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Wingfield

The Mead Community Primary School (Wingfield Site)

The Mead Community Primary School (Wingfield Site) Date Photo Taken 2013
Uploaded 19/02/2013 11:33:59
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Map Latitude 51.308874925464764 : Longitude -2.2530797123908997
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Original Media Location: Michael Marshman


There was a small school at Wingfield in 1833 supported by voluntary contributions and attended by 25 children. The site of the present school was conveyed in 1851 on a site provided by J. Bailey at a cost of £3.10s.
The National School at Wingfield opened in May 1852 with the aid of a National Society grant of £20. It initially had 50-60 pupils on the school roll and was later extended to accommodate extra pupils as the school roll had increased to 82 by 1893. The 1870 Education Act meant that the state took more control of the education of the children and secondary schooling was introduced, although Wingfield was remained an all age school. In 1872 the cost of sending a child to the school was 2d per week. In 1873 the school was called Winkfield with Rowley and in 1877 Rose Cottage was rented for the use of the school mistress and her family. School House was later built in Church Lane to accommodate the teacher. In 1899 the school leaving age was raised from 11 to 12 years but this was not always enforced due to needs of the family. By 1908 there were 84 children on the school roll and by 1926 senior scholars were travelling to Bradford for their secondary education leaving infants and juniors in the Wingfield School. In 1938 there were 52 on the school register and in 1949 the school was granted 'controlled status,' on an application made by the school managers. It was then served by one teacher only. By 1955 it had 39 pupils.
The school was improved and refurbished in 1997 and has been well maintained and looked after, receiving children from a range of socio-economic backgrounds.

In the 19th century attendance was affected by illnesses such as mumps, measles, whooping cough, worms, chicken pox, diphtheria and influenza. Regular medical inspections took place from the early part of the 20th century and the attendance was 86% in 1908. Poor health could mean that children were off school for a number of weeks and the attendance was only 16% during an influenza epidemic, recorded in the school log books. In January 1929 the school was closed by the local Medical Officer for a fortnight. The attendance was never constant but was monitored by a School Attendance Officer; one day, due to snowy weather conditions he found only 12 children present out of 26 on the register. Teachers were also affected by illness and in 1920 swabs were taken from the school and showed the presence of Diphtheria. Miss Love who taught at the school and the Reverend Earle were both absent due to illness.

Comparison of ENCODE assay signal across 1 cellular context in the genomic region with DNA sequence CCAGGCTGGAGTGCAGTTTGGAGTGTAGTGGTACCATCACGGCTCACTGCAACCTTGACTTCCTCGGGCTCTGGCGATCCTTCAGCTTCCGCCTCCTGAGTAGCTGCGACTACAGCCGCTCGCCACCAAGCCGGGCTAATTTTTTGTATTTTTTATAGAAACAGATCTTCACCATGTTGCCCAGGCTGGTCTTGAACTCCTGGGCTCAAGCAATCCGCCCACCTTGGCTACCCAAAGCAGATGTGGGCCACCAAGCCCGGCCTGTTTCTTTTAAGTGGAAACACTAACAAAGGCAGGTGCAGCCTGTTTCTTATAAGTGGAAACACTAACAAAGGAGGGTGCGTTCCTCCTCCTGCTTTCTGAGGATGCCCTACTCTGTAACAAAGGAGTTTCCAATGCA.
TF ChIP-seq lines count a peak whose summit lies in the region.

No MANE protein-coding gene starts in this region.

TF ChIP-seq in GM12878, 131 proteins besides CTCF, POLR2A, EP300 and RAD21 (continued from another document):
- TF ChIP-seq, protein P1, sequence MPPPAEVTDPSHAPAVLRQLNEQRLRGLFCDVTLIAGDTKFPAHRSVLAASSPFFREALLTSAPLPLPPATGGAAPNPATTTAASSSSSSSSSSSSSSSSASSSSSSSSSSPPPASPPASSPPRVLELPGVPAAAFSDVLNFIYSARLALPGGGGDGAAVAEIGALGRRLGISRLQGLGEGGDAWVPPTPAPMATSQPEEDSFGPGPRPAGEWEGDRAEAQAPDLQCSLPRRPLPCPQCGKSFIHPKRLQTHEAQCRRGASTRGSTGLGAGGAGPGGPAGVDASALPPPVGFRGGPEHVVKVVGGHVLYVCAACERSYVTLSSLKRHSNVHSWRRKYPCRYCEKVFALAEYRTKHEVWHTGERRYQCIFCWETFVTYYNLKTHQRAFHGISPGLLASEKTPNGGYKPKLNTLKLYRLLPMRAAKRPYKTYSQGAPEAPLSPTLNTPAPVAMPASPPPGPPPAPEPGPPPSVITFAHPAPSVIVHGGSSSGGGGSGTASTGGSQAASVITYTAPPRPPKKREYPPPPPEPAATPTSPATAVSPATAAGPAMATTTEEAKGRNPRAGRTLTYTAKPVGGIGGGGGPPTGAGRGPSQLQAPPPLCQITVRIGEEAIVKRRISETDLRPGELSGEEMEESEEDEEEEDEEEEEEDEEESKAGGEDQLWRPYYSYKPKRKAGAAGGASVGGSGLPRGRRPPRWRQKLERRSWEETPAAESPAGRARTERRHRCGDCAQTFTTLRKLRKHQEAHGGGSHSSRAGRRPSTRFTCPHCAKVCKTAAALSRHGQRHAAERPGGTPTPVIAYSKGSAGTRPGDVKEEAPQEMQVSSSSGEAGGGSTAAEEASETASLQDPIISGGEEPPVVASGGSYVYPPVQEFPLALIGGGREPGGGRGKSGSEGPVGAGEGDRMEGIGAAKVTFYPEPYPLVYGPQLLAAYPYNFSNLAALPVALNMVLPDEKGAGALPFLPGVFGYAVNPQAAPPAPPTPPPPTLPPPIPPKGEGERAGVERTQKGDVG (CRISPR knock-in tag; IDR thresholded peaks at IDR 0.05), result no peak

Absences of a child were not just down to illness, but down to seasonal work. This period of absence would be called an 'unauthorized absence' and was usually due to haymaking, early or late harvest, often helping their parents.

Closure of the school also occurred for special events and these included the Area Sports in Trowbridge, Empire Day, the Coronation, religious days such as Ash Wednesday, Ascension Day and Whitsuntide as well as Diocese Inspection days. Church outings and Christmas parties and general elections also caused temporary closure of the school. In 1901 Empire Day was observed on May 24th and the flag was hoisted and saluted, an Empire song was sung and the Reverend Earle gave an address on the Empire and its importance. He was an important figure in the school, visiting regularly on Tuesday and Thursday mornings and teaching scripture. Scripture exams would be taken and prizes awarded to the pupils with the highest marks.
The Diocese Inspectors were generally happy with the standard of religious knowledge in the school which covered the Old and the New Testaments. A stone tablet at the end of the school was engraved to express praise and thanksgiving to God.

School holidays were similar to today except that only two days were taken at Easter but a week at Whitsun. Summer holidays were known as the harvest holiday.

Trench closets were in use, inside by 1901, until the end of the Second World War, when mains water was installed and flushing toilets could be provided. Electricity was also installed by then.
The lessons that were taught consisted of the three R's; reading, writing and arithmetic. Drawing was introduced by the 1890s. Older children were taught history and geography and sometimes natural history, which showed the expanding level of teaching through the latter part of the 19th century and into the 20th century.
Visitors to the school included Lady Caillard who would inspect the girls' needlework and horticultural efforts of the boys which included growing bulbs. She awarded prizes for skills in needlework and also liked to listen to the children singing songs.

There is little mention of bad behaviour in the school log books, although one boy was reported to the Managers for throwing a stone and breaking a clock. Punishments might include caning or extra work and being kept in during playtime.

The school has recently joined with The Mead at Paxcroft in Hilperton (2009) and is now called 'The Mead at Wingfield.' This has enabled the small village school, under threat of closure, to amalgamate with a new school based in Hilperton and thereby share resources and facilities, benefitting all concerned.


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Map Location of The Mead Community Primary School (Wingfield Site)

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